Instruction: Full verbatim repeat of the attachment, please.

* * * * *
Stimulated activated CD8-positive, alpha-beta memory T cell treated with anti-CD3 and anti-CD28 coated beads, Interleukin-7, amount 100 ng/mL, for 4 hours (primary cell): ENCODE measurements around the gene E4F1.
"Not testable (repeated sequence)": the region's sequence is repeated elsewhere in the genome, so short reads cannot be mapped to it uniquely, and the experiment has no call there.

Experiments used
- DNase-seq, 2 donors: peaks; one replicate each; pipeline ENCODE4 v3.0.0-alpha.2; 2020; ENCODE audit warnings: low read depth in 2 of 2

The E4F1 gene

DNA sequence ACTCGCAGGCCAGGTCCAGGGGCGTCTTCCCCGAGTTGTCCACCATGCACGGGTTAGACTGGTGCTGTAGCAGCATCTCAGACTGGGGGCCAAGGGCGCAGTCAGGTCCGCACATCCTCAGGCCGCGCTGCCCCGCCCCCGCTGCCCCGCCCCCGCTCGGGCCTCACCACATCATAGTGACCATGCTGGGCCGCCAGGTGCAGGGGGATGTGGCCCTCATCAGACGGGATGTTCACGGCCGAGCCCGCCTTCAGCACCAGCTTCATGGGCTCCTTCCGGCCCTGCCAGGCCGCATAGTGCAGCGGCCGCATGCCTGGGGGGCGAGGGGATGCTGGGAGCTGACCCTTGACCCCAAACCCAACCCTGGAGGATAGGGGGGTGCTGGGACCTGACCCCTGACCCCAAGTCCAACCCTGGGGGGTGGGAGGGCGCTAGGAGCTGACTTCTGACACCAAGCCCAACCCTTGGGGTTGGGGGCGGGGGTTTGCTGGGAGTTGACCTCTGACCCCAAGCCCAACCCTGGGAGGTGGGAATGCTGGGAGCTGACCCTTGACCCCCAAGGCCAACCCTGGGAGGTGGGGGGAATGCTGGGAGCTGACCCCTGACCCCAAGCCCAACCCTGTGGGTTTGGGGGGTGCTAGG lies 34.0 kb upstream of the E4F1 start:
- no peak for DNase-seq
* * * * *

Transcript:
Stimulated activated CD8-positive, alpha-beta memory T cell treated with anti-CD3 and anti-CD28 coated beads, Interleukin-7, amount 100 ng/mL, for 4 hours (primary cell): ENCODE measurements around the gene E4F1.
"Not testable (repeated sequence)": the region's sequence is repeated elsewhere in the genome, so short reads cannot be mapped to it uniquely, and the experiment has no call there.

Experiments used
- DNase-seq, 2 donors: peaks; one replicate each; pipeline ENCODE4 v3.0.0-alpha.2; 2020; ENCODE audit warnings: low read depth in 2 of 2

The E4F1 gene

DNA sequence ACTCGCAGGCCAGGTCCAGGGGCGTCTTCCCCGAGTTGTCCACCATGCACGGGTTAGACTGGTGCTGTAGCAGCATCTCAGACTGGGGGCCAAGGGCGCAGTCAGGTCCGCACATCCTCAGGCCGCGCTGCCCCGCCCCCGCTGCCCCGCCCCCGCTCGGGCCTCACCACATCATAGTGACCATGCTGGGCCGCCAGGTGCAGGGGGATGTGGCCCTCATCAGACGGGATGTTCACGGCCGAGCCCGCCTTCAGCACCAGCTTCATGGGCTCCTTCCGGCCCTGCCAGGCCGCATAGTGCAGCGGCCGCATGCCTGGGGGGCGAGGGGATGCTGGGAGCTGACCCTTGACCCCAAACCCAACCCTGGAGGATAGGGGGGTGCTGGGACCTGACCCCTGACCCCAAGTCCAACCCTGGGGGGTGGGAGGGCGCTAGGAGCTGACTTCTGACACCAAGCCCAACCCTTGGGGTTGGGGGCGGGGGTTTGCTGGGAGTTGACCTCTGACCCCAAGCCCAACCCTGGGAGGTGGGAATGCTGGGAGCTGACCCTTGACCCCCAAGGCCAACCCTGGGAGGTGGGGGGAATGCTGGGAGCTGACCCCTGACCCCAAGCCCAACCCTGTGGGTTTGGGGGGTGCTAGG lies 34.0 kb upstream of the E4F1 start:
- no peak for DNase-seq